North Macedonia + 15 more

UNICEF Refugee and Migrant Crisis in Europe: Regional Humanitarian Situation Report #11, 4 May 2016

Attachments

Highlights

  • Since the beginning of 2016, almost 184,500 people have crossed the Mediterranean to seek safety and protection in Europe. Of them, 154,914 arrived on Greek shores. Since last March, there has been a significant reduction in the flow of refugee and migrant populations from northern Greece due to the enforcement of more rigid border controls along with adoption of the EU-Turkey agreement.

  • Although the proportion of children arriving in Greece slightly decreased in April, they still count for more than one in three among new arrivals in Greece, and around 40 per cent of those remaining stranded along the Western Balkans.

  • Amidst these new dynamics, in April 2016, more than 1,700 children were able to rest and play in UNICEF-supported child-friendly spaces and child and family support hubs and received psychosocial support in the former Yugoslav Republic of Macedonia, Serbia, Croatia and Slovenia.

  • Also in April, close to 290 babies and infants, and nearly 340 mothers and pregnant women benefitted from infant and young child feeding counselling and emotional and psychosocial support in six UNICEF-supported mother-and-baby spaces.

  • Following the significant change in the situation in south-eastern Europe, UNICEF is revising its funding needs and programmatic response to adapt to the needs of refugee and migrant children in Greece, Turkey and other European countries. One of the main challenges in the current situation though is reaching” invisible” refugee and migrant children, taking dangerous illegal routes and facing heightened risks of abuse, exploitation and trafficking.

SITUATION IN NUMBERS

184,415 # of arrivals in Europe by sea in 2016 (UNHCR, 2 May 2016)
154,914 # of arrivals by sea through Greece in 2016 (UNHCR, 1 May 2016)

Situation Overview & Humanitarian Needs

Between 1 January and 28 April 2016, 184,415 refugees and migrants arrived in Europe by sea in Europe, 85 per cent of them on Greek shores. Although the proportion of children arriving in Greece has slightly decreased in April 2016, they continued counting for more than one in three among new arrivals in Greece, and around 40 per cent of those remaining stranded along the Western Balkans. An estimated 20 per cent of children, who arrived on Greek islands during the past month, were babies and small children below four years of age, while another 10 per cent were unaccompanied. Since the beginning of 2016, Greek authorities have registered around 1,400 unaccompanied and separated children (UASC), but their actual number may be higher as many of them may have registered as adults in order not to be stopped on their journey towards Europe.

According to recent data released by Eurostat, however, in 2015, some 96,500 UASC (mostly from Afghanistan, but also Syria, Eritrea and Iraq) sought asylum in Europe- this is one in four of all child asylum applications for the same period of time, and represents a four-fold increase compared to 2014. Half of all refugee and migrant UASC claimed asylum in Germany and Sweden, followed by Hungary, Austria, Italy, Norway and Belgium.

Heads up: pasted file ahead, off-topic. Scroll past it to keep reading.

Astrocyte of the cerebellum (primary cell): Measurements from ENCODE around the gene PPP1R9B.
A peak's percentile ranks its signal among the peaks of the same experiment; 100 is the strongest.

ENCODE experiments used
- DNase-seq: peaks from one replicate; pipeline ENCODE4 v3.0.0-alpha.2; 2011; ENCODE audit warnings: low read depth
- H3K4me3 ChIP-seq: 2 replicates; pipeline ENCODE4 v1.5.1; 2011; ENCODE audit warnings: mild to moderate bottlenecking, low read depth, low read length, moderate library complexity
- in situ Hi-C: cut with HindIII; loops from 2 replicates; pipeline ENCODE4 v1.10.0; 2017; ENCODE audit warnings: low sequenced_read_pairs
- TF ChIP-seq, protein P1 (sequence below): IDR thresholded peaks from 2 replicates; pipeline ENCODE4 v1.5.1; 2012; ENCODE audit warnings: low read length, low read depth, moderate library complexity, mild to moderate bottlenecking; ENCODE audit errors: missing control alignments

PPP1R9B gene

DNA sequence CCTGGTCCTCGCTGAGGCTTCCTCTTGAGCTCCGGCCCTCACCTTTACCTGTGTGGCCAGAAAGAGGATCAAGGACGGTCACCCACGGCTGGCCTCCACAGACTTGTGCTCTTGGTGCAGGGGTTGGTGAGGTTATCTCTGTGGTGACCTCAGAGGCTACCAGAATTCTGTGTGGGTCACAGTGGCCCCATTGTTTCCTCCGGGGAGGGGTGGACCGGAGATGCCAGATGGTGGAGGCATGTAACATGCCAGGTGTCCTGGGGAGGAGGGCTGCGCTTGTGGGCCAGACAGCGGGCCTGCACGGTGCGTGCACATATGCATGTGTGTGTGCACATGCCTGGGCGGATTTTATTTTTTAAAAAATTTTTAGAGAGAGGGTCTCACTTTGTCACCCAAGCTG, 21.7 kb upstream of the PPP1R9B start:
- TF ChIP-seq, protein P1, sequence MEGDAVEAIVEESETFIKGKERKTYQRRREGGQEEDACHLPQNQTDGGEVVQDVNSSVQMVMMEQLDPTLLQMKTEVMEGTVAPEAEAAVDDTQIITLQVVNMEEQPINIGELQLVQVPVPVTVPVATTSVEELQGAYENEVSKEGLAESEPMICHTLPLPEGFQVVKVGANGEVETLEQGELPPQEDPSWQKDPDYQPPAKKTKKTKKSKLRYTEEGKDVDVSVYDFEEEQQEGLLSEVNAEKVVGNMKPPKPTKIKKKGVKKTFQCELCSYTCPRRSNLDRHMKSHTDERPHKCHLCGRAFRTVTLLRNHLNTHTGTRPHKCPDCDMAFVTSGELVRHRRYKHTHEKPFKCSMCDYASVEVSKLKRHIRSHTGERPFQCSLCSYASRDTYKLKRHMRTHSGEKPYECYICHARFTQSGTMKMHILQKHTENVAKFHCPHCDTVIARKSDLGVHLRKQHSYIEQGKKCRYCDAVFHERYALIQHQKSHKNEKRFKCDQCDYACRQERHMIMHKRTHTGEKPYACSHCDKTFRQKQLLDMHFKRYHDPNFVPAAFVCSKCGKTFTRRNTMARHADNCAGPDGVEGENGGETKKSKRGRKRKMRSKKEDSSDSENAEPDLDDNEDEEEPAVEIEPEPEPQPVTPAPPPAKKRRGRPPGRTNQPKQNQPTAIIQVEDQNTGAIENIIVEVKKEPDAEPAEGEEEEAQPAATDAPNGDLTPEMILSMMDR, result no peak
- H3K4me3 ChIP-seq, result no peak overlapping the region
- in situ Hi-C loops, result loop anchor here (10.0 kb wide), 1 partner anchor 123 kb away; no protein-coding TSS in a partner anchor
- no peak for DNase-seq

The number of stranded people in the Western Balkans has reduced significantly during the month of April, as many of them continued their journey towards other European countries, taking more risky and dangerous illegal routes. Even in Serbia, where around 2,000 people became stranded in March, at the end of April there were less than 200 people left. Insufficient medical care and information on the available legal protection in asylum centres along the Western Balkans remain an issue, but the most significant challenge relates to all the “invisible” refugee and migrant children, taking dangerous illegal routes and facing heightened risks of abuse, exploitation and trafficking.

Around 22,000 children remain stranded in Greece. Some 3,000 of them remain in overcrowded reception and temporary accommodation facilities on Greek islands, while 4,000 children continue living in appalling conditions in Eidomeni, at the border with the former Yugoslav Republic of Macedonia. UNICEF is concerned about the lack of adequate protection standards and safe space for children in many accommodation centres in Greece, where children represent up to 55 per cent of the residents. Moreover, nearly 400 registered UASC remain outside the protection system awaiting for appropriate accommodation.

UNICEF continues to follow closely the implementation of the EU-Turkey agreement. Although the three rounds of returns from Greece to Turkey in April included mostly single men, there were six children (including 1 UASC), and UNICEF has been present at all points of arrival on Turkish coasts and maintains monitoring and outreach capacity to support women and child returnees.

In Germany, UNICEF has noted with concern that while an increasing number of school-aged refugee and migrant children are gradually being integrated in mainstream schools, many younger children are being left with few, if any, learning opportunities, as evidenced by a recent study on the integration of refugee children in German day care centers.1 At the same time, a very positive development has been the effort by the German Federal Centre for Health Education to support the right to health of refugee families with the development of richly illustrated, multilingual materials, which among other things cover infants and young children feeding, child diseases early detection and immunization, dental health, aspects of child development and accident prevention.